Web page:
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How to Identify Spruce Trees

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a spruce cone image by Maria Brzostowska from Fotolia.com

According to the “Trees of North America” field guide, seven species of spruce trees are native to Canada and the United States. The North American spruces grow in cool regions such as the Rocky Mountains, Canada or in the northern tier of states in the United States. Nearly 40 types of spruces exist worldwide, all growing in the cooler climates within the northern hemisphere, with 18 types in China alone. It is possible to identify the North American spruces by evaluating several aspects of the tree.

Study the shape of the tree. The spruce tree grows straight and tall and the branches emerge from the trunk in a circular, or whorled, pattern. Most spruces have a narrowed conical shape.

  • According to the “Trees of North America” field guide, seven species of spruce trees are native to Canada and the United States.
  • It is possible to identify the North American spruces by evaluating several aspects of the tree.

Make a rough estimate on the height of the tree. Some spruces are simply too tall to gauge their height correctly, but are so tall that you will have a good idea which species it may be. For example, the Sitka spruce can be more than 200 feet tall—the tallest of the spruces. Other spruces are more medium-sized species, such as the 60- to 70-foot tall red spruces.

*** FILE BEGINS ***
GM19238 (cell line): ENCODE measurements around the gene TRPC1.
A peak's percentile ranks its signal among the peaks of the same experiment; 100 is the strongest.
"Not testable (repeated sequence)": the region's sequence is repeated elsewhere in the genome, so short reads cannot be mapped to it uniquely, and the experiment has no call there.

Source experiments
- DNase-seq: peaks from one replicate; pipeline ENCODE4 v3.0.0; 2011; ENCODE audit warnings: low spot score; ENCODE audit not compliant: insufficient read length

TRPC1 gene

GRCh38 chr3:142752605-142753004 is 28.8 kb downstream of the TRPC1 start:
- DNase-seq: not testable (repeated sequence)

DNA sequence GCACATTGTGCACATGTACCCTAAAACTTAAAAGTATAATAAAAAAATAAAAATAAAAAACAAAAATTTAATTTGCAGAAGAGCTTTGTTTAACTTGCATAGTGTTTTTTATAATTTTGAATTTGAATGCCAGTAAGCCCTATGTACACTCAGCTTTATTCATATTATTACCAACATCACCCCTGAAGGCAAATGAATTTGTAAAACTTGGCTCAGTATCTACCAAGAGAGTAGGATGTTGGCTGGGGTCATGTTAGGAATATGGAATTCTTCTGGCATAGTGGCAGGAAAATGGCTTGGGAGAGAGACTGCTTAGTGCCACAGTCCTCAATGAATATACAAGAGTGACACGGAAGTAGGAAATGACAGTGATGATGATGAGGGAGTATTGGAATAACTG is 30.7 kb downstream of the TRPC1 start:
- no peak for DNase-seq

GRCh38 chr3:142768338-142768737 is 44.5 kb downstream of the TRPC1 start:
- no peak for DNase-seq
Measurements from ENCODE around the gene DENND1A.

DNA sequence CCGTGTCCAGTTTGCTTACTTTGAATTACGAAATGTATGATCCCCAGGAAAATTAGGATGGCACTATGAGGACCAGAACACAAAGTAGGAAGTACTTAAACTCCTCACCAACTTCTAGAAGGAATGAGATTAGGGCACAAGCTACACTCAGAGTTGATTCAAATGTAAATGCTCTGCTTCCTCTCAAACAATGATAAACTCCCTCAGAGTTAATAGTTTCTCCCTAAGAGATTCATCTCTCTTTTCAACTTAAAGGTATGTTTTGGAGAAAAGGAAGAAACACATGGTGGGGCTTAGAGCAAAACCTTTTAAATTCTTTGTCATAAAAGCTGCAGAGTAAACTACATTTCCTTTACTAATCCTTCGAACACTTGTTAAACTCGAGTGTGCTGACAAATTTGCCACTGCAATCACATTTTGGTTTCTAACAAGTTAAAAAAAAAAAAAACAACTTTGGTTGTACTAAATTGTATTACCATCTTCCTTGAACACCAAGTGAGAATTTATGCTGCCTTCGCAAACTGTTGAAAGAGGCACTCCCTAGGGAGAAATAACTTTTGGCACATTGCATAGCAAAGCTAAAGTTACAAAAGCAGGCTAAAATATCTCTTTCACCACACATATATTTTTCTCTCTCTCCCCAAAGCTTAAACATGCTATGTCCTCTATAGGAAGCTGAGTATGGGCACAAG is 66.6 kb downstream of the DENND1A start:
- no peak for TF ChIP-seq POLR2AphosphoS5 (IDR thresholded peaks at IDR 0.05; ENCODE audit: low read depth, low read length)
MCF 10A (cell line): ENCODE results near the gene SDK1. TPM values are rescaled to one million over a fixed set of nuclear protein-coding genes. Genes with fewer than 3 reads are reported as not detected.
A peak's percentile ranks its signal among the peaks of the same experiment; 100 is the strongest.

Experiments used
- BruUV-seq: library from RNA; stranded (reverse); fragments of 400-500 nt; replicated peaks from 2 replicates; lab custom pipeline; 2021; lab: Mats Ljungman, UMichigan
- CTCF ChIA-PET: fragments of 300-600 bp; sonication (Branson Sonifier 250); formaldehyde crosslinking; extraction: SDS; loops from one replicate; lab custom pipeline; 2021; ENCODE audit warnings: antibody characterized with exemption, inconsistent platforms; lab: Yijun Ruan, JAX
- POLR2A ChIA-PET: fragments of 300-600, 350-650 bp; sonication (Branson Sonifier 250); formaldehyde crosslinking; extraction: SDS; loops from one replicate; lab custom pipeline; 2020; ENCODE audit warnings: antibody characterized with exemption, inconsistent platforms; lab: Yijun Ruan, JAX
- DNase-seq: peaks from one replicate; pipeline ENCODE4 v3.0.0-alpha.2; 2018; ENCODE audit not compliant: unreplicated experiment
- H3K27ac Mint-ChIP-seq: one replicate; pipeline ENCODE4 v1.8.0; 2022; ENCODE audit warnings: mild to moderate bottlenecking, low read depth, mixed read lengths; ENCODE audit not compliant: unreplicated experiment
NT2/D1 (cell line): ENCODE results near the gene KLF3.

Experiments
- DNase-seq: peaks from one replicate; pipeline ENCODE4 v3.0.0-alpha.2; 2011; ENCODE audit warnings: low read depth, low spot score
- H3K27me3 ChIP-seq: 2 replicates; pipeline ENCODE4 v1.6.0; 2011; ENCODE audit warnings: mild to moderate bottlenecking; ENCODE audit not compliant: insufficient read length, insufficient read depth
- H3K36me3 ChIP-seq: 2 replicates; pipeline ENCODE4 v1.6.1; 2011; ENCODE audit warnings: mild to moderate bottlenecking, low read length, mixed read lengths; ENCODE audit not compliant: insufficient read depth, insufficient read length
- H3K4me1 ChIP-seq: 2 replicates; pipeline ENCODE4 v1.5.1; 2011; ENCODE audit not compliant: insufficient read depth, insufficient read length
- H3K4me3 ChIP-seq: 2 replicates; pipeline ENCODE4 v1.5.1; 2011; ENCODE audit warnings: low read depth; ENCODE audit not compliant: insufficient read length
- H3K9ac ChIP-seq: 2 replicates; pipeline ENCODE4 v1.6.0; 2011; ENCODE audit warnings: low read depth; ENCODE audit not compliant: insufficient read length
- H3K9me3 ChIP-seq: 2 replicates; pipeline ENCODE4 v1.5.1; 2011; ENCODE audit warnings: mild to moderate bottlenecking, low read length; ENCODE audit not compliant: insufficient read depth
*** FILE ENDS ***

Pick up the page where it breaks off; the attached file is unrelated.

Examine spruce needles carefully in regard to their color, shape, length and sharpness. Looking at the needles of a white spruce, for instance, you would discover they are from half an inch to three-quarters of an inch long and prickly at the ends. Cut one in half and you will notice they have a four-sided appearance in cross-section. The white spruce has green needles. Spruce needles grow singly from the twigs, coming out of what looks like a peg on the branch.

  • Make a rough estimate on the height of the tree.
  • Some spruces are simply too tall to gauge their height correctly, but are so tall that you will have a good idea which species it may be.

Observe the cones that develop on spruce trees. Spruce cones are much lighter than the typical cones you would find on a pine tree. The woody scales that compose them are thinner. The black spruce produces a cone rarely longer than an inch and is quite brittle to the touch. The blue spruce has 3.5-inch long cones on average, while those of a Brewer’s spruce are as long as 5 inches and a combination of green and purple shades.

Look around where you find a spruce tree growing to help you identify the species. Only three spruce types grow native to the eastern part of the northern United States—black, red and white spruce. The other four native species all exist in the Rockies or the Far West. Spruce tree habitat can reveal its identify. Consider, for instance, that the black spruce typically grows in wet boggy ground, while red spruce flourishes in stony mountain soil. Spruce trees often will grow together and form stands of a large number of trees, another clue you can use to recognize them.

  • Observe the cones that develop on spruce trees.
  • The blue spruce has 3.5-inch long cones on average, while those of a Brewer’s spruce are as long as 5 inches and a combination of green and purple shades.

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